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Planning a trip to Dublin? Here's my insider's guide to the Fair City

By Mary Kenny

Published 14/07/2015

Light levies: when visiting Dublin always carry a coin, a piece of chocolate or a banana
Light levies: when visiting Dublin always carry a coin, a piece of chocolate or a banana

Dublin can expect a record number of tourists and visitors over the summer, which is great. So, let me welcome them with a native's advice…

Dear visitor: failte and welcome to the Republic of Ireland's capital. You will have noticed, if you approached from Dublin's only airport (our airport ratio varies: Belfast has two; Galway currently has none) that this is one of the few world capitals without a rail-link between city and airfield. Ah, but that would have required vision by politicians, and 30 or 40 years ago, but alas, that was not forthcoming.

However, you will see that much of the capital is currently dug up, as the city somewhat belatedly decided to join up the two arms of its tram system.

Do not, therefore, under any circumstances attempt to travel down Dawson Street (where resides the Lord Mayor of Dublin in our fine Mansion House) in any form of conveyance, unless you are prepared to endure teeth-grinding delays.

Dublin's trams were featured in Ulysses but they were abolished in 1949, as the various politicians, municipal and national, were committed to the belief that trams were outdated and the future belonged to the private car.

Protests against this decision were impotent against the fashionable thinking of 1949. But everything goes in cycles, and in 2004, the Dublin trams were restored as the Luas. Except not joined up. The current Dawson Street melee is now catching up with 1949.

The Dublin buses are pleasant, except that, unlike in other cities, passengers' ingress and egress are through the same door, thus slowing down the progress of the vehicle considerably. The bus routes are written in Irish alongside the stops, although the new and helpful electronic monitors do give the terminus and time of arrival bilingually.

Sometimes '10 mins/10 nom' can, mysteriously, last 20 minutes. Dublin seriously needs a decent bus guide, yet it's fun asking drivers and passengers for suggestions. When I last sought route advice, I was completely misdirected, but, sure, I had a grand walk getting to my destination.

Dublin taxi drivers are very helpful, and they're always moaning that visitors don't take enough cabs, as you guys are too often shepherded around by tourist coach. So take a taxi. You'll often get a sparkling stream of conversation, sometimes with disarming candour.

As we were taxiing through O'Connell Street recently, the cabbie frankly described our most distinguished boulevard as 'a squalid kip'.

One of our most noteworthy senators, the venerable David Norris, recently declared that Dublin was filthy dirty, and a disgrace ... Ah, sure, a bit of dirt never hurt anyone.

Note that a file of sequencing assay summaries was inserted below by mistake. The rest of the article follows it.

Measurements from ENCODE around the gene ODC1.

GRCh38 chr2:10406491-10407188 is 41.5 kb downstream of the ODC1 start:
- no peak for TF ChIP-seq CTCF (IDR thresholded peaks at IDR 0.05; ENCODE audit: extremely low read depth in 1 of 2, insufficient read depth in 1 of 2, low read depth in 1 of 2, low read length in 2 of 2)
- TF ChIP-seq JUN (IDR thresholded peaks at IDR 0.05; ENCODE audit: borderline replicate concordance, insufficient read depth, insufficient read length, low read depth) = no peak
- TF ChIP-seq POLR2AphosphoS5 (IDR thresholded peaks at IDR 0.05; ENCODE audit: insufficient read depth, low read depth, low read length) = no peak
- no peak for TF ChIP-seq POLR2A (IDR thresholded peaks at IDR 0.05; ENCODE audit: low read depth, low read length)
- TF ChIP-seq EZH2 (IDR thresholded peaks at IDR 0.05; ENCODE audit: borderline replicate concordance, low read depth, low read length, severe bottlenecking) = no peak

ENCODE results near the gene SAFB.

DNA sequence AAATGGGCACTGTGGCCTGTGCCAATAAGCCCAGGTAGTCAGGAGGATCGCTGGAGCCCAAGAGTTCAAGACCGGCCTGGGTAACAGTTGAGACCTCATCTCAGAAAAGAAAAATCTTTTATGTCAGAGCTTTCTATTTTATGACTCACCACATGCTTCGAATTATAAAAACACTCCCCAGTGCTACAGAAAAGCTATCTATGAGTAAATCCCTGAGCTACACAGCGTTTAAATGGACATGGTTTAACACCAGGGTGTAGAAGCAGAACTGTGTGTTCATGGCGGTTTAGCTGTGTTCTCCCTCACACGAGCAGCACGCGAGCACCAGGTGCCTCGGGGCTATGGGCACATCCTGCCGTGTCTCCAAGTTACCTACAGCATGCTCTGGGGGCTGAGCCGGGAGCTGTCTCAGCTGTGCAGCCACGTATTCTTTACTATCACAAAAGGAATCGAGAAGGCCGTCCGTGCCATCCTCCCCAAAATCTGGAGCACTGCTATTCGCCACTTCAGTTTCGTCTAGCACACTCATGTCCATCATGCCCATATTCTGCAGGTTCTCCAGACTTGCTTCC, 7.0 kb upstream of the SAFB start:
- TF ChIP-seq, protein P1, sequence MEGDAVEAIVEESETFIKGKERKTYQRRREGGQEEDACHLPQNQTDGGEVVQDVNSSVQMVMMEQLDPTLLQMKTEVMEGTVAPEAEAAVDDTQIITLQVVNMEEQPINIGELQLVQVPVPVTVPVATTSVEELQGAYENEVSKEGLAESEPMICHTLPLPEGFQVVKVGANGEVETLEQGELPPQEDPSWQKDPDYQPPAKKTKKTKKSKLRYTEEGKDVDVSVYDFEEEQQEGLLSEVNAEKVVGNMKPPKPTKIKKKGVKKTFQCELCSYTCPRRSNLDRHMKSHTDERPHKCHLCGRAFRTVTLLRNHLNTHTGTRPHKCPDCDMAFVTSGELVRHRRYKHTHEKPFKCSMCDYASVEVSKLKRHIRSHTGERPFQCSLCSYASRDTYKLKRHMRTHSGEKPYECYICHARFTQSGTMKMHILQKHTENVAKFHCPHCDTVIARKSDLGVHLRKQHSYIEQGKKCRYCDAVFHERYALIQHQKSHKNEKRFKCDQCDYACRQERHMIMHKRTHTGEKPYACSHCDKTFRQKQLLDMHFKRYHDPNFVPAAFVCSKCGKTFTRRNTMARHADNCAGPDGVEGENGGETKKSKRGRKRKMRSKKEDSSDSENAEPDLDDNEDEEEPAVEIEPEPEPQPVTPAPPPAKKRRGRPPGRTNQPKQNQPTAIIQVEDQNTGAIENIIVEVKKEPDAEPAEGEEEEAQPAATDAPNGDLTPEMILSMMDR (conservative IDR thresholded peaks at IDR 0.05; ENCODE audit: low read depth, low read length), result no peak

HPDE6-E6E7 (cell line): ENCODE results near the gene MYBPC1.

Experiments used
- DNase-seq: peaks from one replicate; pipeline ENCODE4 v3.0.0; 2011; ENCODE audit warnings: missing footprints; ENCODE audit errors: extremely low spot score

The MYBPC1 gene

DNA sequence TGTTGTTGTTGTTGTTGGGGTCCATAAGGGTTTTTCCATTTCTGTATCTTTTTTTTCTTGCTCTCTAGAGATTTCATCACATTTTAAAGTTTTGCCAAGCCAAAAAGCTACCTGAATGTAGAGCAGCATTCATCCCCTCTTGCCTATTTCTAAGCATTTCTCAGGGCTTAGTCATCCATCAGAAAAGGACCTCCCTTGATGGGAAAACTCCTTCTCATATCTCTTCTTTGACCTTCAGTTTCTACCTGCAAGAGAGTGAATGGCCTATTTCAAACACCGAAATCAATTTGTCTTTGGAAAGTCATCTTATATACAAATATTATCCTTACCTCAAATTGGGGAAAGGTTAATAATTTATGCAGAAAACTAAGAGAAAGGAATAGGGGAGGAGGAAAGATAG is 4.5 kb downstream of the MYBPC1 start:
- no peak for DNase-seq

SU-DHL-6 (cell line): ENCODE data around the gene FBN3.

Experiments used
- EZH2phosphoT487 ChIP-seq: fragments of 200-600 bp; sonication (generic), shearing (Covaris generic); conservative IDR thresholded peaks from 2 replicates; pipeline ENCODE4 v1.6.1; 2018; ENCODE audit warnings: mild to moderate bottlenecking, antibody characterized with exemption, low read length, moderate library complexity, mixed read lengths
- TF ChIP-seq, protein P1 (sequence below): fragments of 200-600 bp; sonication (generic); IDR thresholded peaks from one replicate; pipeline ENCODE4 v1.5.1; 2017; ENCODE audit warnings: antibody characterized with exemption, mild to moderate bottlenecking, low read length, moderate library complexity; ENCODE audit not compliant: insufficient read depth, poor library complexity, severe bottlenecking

Anyway, wasn't our capital known, back in the day, as 'Dear Dirty Dublin'? It's dear all right, and our very legislators say it's dirty. But it's all part of the colour and character - the world nowadays is too antiseptic.

Always carry a coin, a piece of chocolate or a banana in your pocket, as the tradition of the street beggar is strong in Dublin, and should be regarded as a light levy on the better-off pedestrian.

My advice is to give the chocolate or the banana to a young mendicant - alas, a coin may be used to purchase opiates - and, in my experience, these sources of sugar and potassium are usually gracefully received: Dublin beggars have nice manners. A coin is suitable for the more mature beggar, who is likely to be genuinely in need.

There are many wonderful historical and cultural sites to visit, listed in all the guidebooks.

Some may be overlooked, such as the Viking settlement which is buried beneath a modernist 1960s municipal building at Wood Quay. Dublin Castle is particularly interesting - a very fine Norman erection which has seen all of Irish history: the nearby souvenir shop will sell you delightful articles of clothing bearing the ancient Irish words 'Pog Mo Thoin'.

As Joycean students will know, Dublin's O'Connell Street (in fact, recently improved with wider pavements and more trees) once featured Nelson's Pillar, blown up by the IRA in 1966 because there was an Englishman atop.

This regretful episode could have been avoided if some visionary municipal authority had replaced Horatio with a more native effigy, as suggested by citizens. There were 168 steps to the pillar's platform, which provided a truly panoramic view. The Spire now stands in its place, said by Dubliners to resemble a heroin needle.

Walk by the banks of the Liffey and read aloud (it must be read aloud) 'Anna Livia Plurabelle' from Finnegans Wake, now thankfully out of copyright.

'And there she was, Anna Livia, she darent catch a winkle of sleep, purling around like a chit of a child, Wendawanda, a finger-thick, in a Lapsummer skirt and Damozon cheeks, for to ishim bonzour to her dear dubber Dan.' It's great stuff altogether and you'll be thus eternally bonded to Dublin.

Belfast Telegraph

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